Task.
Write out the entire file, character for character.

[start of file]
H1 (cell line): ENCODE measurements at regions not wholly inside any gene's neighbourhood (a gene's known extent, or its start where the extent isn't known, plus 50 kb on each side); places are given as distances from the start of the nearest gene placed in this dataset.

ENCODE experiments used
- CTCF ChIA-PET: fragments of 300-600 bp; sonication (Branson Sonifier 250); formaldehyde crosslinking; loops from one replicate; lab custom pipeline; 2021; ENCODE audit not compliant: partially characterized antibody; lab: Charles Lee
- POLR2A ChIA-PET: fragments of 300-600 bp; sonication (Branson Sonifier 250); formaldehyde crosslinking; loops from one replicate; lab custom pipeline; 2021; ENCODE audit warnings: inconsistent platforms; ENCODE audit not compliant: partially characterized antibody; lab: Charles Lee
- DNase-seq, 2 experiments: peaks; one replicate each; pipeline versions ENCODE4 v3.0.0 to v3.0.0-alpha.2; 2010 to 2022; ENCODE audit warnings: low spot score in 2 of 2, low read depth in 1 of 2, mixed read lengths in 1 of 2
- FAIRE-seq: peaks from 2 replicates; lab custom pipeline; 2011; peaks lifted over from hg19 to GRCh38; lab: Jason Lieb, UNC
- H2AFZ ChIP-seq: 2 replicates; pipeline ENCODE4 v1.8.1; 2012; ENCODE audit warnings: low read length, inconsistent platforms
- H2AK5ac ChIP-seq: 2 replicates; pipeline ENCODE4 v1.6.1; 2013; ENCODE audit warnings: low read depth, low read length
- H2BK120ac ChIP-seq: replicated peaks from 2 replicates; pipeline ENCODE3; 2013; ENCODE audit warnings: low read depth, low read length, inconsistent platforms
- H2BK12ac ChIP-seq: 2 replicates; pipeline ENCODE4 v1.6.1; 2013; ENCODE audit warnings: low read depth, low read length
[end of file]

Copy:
H1 (cell line): ENCODE measurements at regions not wholly inside any gene's neighbourhood (a gene's known extent, or its start where the extent isn't known, plus 50 kb on each side); places are given as distances from the start of the nearest gene placed in this dataset.

ENCODE experiments used
- CTCF ChIA-PET: fragments of 300-600 bp; sonication (Branson Sonifier 250); formaldehyde crosslinking; loops from one replicate; lab custom pipeline; 2021; ENCODE audit not compliant: partially characterized antibody; lab: Charles Lee
- POLR2A ChIA-PET: fragments of 300-600 bp; sonication (Branson Sonifier 250); formaldehyde crosslinking; loops from one replicate; lab custom pipeline; 2021; ENCODE audit warnings: inconsistent platforms; ENCODE audit not compliant: partially characterized antibody; lab: Charles Lee
- DNase-seq, 2 experiments: peaks; one replicate each; pipeline versions ENCODE4 v3.0.0 to v3.0.0-alpha.2; 2010 to 2022; ENCODE audit warnings: low spot score in 2 of 2, low read depth in 1 of 2, mixed read lengths in 1 of 2
- FAIRE-seq: peaks from 2 replicates; lab custom pipeline; 2011; peaks lifted over from hg19 to GRCh38; lab: Jason Lieb, UNC
- H2AFZ ChIP-seq: 2 replicates; pipeline ENCODE4 v1.8.1; 2012; ENCODE audit warnings: low read length, inconsistent platforms
- H2AK5ac ChIP-seq: 2 replicates; pipeline ENCODE4 v1.6.1; 2013; ENCODE audit warnings: low read depth, low read length
- H2BK120ac ChIP-seq: replicated peaks from 2 replicates; pipeline ENCODE3; 2013; ENCODE audit warnings: low read depth, low read length, inconsistent platforms
- H2BK12ac ChIP-seq: 2 replicates; pipeline ENCODE4 v1.6.1; 2013; ENCODE audit warnings: low read depth, low read length